Chef Raymond Tham of Beta KL captures intensity and mystery of Dom Pérignon​ Vintage 2012 in all-black menu

Sensual and crystalline, it is a luxury champagne that leaves its master charmed and enchanted.

The five-course menu focused on five key factors: intensity, complexity, minerality, tactile and precision (All photos: Dom Pérignon Malaysia)

A recent invitation to a Dom Pérignon wine pairing dinner promised “an explosive Dark Harmony Experience”. At Ilham Tower, Kuala Lumpur, guests clad in black, adhering to the dress code, mingled in the dimly lit event hall. One of the only things catching the light was the champagne in their hands, twinkling and glistening within glass. Tenebrosity cloaked the night with enigmatic mystery, but all was about to be revealed as we took our seats.

A number of elements, including pebbles, charcoal, blueberries, bark, succulents and dried flowers in various shades of black, were laid out on the table before us. One could not help but reach out to interact with the contrasting textures, a concept that ran perfectly in line with the evening’s release: the Dom Pérignon Vintage 2012 Dark Harmony.

How can one achieve harmony without first understanding paradoxes? Contradictions are very much harmony’s building blocks, cohered by synergy. And Dom Pérignon does a fantastic job contriving vintages that perfectly encapsulate and express a year’s multifarious characters.


The Dom Pérignon Vintage 2012 Dark Harmony embodies the brand's mysterious side

In 2012, vineyards in France’s Champagne region were afflicted with unpredictable weather changes. The summers blazed with fury and winters froze mercilessly, resulting in yields that vibrated with intense energy.

As each release of Dom Pérignon possesses its own way of attaining and embodying the brand’s spirit, the Vintage 12 fully epitomises its dark side. As if sealing a spell inside a bottle, Dom Pérignon manipulated five key elements — intensity, complexity, minerality, tactile and precision — to engender a dialogue between the wine and its taster. Mysterious, sensual, intense and crystalline, it is a champagne that leaves its master charmed and enchanted.

One must know that this spell has been crafted with extreme care and adroitness. To contain and streamline buzzing energy and contrasting flavours is no easy feat. On the nose, it is full and varied, a mingling of flowers and fruit with a hint of minerality. The bouquet opens with powdery white blooms and nectareous apricot, followed by the freshness of rhubarb and mint, then spicy white pepper. It is enticing and alluring. On the palate, the wine quickly works its magic. A vibrant liquid exploding with effervescence gives way to complex acidic and bitter notes, and finishes with a tautness marked by toasty and gingery accents.


Chef Tham (right) with managing director of Moët Hennessy Diageo Singapore and Malaysia Thomas Bouleuc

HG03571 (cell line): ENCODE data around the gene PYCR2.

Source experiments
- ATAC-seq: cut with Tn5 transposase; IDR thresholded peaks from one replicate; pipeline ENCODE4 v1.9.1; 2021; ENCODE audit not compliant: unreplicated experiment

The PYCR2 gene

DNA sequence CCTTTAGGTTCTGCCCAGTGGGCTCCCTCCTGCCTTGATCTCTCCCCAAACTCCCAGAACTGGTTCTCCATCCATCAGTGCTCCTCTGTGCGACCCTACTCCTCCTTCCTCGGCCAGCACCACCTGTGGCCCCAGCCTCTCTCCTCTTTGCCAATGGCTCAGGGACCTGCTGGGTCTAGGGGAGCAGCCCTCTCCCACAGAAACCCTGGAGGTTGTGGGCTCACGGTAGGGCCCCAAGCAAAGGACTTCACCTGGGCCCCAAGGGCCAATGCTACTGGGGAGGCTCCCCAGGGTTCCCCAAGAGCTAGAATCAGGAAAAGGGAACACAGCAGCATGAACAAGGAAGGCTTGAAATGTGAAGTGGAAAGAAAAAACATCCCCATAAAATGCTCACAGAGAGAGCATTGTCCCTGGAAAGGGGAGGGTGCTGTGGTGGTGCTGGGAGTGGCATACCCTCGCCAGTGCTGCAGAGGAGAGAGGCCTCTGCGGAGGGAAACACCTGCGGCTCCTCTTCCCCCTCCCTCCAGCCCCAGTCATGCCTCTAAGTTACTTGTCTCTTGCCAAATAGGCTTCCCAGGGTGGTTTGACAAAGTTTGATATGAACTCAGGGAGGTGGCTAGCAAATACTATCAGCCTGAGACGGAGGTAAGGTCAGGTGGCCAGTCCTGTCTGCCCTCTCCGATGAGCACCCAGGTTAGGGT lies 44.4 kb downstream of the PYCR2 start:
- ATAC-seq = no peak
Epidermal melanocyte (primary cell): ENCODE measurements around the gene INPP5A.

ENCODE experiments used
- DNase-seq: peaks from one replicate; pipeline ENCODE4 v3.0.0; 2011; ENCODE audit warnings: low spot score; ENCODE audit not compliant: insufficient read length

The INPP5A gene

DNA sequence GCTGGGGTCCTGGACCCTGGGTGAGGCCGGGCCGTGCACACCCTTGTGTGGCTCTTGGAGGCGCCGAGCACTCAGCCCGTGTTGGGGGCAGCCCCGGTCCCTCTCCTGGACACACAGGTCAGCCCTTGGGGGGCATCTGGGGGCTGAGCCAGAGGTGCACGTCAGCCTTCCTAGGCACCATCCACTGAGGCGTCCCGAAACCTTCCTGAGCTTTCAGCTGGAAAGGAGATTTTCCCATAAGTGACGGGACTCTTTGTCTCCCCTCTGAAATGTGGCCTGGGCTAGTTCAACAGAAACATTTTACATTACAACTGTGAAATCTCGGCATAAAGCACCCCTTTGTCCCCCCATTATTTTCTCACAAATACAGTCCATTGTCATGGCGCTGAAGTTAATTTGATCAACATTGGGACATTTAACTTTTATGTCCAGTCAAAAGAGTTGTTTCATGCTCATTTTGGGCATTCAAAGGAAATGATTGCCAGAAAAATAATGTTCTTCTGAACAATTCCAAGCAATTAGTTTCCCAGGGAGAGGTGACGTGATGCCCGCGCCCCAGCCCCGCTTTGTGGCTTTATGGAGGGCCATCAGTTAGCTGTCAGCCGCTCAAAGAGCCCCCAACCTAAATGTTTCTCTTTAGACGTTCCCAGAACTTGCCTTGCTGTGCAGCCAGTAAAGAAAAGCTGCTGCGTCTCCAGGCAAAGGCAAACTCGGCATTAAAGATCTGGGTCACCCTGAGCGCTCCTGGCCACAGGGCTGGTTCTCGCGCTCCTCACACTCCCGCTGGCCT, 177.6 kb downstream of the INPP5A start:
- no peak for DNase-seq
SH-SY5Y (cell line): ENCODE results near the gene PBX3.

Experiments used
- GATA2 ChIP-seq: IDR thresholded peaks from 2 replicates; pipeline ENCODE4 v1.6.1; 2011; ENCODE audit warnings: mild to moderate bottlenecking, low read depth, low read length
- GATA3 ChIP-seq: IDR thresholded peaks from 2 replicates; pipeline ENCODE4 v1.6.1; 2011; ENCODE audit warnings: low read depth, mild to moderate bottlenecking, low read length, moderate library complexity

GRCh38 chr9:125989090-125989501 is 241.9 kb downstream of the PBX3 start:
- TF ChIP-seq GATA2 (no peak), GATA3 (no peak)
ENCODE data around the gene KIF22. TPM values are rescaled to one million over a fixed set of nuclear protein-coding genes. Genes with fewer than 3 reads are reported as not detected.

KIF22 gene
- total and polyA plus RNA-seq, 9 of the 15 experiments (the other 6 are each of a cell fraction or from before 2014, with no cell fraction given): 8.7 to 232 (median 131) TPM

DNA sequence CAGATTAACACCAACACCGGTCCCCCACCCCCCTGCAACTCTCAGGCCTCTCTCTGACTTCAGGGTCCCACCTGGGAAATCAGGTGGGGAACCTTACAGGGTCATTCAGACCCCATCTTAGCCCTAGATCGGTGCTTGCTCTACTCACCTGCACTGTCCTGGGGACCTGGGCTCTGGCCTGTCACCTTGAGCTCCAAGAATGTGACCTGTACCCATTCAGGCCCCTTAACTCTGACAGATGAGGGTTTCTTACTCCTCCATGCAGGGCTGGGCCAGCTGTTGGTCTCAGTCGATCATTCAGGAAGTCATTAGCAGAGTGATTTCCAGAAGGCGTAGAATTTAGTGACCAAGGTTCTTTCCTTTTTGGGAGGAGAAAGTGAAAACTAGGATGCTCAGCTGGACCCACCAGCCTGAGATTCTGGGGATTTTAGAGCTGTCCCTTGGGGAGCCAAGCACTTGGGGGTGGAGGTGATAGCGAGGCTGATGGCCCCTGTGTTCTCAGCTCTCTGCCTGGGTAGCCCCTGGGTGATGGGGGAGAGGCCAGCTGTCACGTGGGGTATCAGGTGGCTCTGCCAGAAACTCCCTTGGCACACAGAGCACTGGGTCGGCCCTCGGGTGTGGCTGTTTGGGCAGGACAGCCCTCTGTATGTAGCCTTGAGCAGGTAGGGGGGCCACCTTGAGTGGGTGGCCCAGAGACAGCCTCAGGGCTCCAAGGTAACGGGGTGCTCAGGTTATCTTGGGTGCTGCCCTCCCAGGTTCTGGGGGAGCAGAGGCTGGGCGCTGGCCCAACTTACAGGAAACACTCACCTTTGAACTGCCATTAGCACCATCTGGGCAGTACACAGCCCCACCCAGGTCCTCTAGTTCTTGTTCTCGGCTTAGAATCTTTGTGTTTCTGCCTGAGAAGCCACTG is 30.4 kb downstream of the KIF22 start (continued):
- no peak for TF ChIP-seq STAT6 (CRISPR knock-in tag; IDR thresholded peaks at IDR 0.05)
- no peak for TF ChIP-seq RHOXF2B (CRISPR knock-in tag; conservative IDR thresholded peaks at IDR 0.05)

The evening’s dinner was prepared by none other than Chef Raymond Tham of Skillet and Beta KL. Tham impressed with a five-course menu that not only reinforced the expression of “explosive dark harmony”, but also looked the part. The dishes were all-black, using ingredients like charcoal, seaweed and squid ink to give selected components a dark hue. Each course represented one of the facets mentioned earlier.

Starting with Intensity, the appetiser comprising eryngii, Avruga caviar, leek, nutmeg, Espelette pepper and deep-fried filo pastry felt more like an overarching introduction. The play on textures and, again, contrasting flavours, served as an unexpectedly enjoyable dish that touched on all the five points. For Precision, a slab of shima-aji was accompanied by a bright and citrusy yuzu sauce — though no one would have expected it to taste that way, given its dark and muted tone. Prominent and straight to the point, it sent a clear and exact message.

Interluding the dishes were live performances by artist Man Chien and contemporary dancer Wei Jun. The former completed a painting made using her hands, while the latter leaped and twirled to a dance that showcased surrealism and extravagance. The oyster, Lawas rice, endive and black cardamom, crowned with blackened kaffir lime foam, represented Tactile. A personal favourite, the dish also overlapped greatly with Minerality. At this point, it was apparent that the dishes were assimilated with all the facets, but were perhaps named according to their higher aptitude score in a particular one.


The Silkie chicken roulade

Next was Complexity, the Silkie chicken and prawn presented in the form of a roulade and accompanied by squid ink, celeriac and Szechuan pepper jus. Its fragrance was what first captures the attention — quite similar to the way the Vintage 2012 operates, in fact — followed by a visual presentation of textures in the form of the matte black puree, glossy jus and rough surface of the roll. Harmonious is the best adjective to describe the dish, and it went extremely well with the champagne.

Lastly, Minerality was a combination of kombu seaweed, tamarind and lime. Even though it was marked as dessert, the dish leaned towards savoury than sweet, which caught us by surprise. Having said that, it did not perform as well as the preceding dishes.

Through this dining experience, however, one learnt to pay more attention to the palate and pick up notes and expressions a chef or a winemaker has intentionally instilled.

Group bookings may be made in advance at Skillet for those who would like to try the pairing. The menu will be available for private arrangements until September.


Skillet KL, Lot 163, 10 Jalan Perak, Kuala Lumpur. For reservations, call (03) 2181 2426.

This article first appeared on June 6, 2022 in The Edge Malaysia.


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